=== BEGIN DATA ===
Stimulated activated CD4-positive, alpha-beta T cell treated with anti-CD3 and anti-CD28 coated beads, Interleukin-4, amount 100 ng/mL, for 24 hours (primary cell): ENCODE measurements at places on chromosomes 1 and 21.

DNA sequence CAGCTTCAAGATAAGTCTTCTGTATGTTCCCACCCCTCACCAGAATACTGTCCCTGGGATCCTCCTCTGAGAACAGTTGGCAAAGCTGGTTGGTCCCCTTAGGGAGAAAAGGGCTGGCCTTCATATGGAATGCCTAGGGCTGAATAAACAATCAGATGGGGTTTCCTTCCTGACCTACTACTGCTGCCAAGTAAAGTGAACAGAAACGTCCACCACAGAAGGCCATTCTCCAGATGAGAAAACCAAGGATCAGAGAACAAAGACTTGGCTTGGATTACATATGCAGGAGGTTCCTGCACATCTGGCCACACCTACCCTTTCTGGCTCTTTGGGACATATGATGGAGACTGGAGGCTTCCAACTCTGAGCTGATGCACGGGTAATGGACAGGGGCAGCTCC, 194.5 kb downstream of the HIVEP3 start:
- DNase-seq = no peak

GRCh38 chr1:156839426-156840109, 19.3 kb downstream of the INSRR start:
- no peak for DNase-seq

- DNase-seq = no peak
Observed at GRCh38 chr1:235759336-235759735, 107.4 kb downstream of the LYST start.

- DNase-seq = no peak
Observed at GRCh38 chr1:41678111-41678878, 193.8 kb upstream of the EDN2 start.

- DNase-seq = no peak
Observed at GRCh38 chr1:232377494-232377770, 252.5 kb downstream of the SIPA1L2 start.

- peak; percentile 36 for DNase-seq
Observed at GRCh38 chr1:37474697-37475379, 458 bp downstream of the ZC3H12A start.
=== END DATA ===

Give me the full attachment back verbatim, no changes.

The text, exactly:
Stimulated activated CD4-positive, alpha-beta T cell treated with anti-CD3 and anti-CD28 coated beads, Interleukin-4, amount 100 ng/mL, for 24 hours (primary cell): ENCODE measurements at places on chromosomes 1 and 21.

DNA sequence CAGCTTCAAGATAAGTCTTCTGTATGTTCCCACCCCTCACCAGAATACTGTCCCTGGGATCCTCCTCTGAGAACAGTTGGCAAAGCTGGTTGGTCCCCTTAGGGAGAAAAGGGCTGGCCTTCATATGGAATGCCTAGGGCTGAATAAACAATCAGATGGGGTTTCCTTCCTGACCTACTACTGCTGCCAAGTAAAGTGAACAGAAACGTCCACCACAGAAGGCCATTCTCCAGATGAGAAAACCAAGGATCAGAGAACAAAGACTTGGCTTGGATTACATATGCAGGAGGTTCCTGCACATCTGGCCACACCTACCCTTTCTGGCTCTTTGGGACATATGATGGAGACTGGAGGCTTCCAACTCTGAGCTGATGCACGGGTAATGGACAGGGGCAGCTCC, 194.5 kb downstream of the HIVEP3 start:
- DNase-seq = no peak

GRCh38 chr1:156839426-156840109, 19.3 kb downstream of the INSRR start:
- no peak for DNase-seq

- DNase-seq = no peak
Observed at GRCh38 chr1:235759336-235759735, 107.4 kb downstream of the LYST start.

- DNase-seq = no peak
Observed at GRCh38 chr1:41678111-41678878, 193.8 kb upstream of the EDN2 start.

- DNase-seq = no peak
Observed at GRCh38 chr1:232377494-232377770, 252.5 kb downstream of the SIPA1L2 start.

- peak; percentile 36 for DNase-seq
Observed at GRCh38 chr1:37474697-37475379, 458 bp downstream of the ZC3H12A start.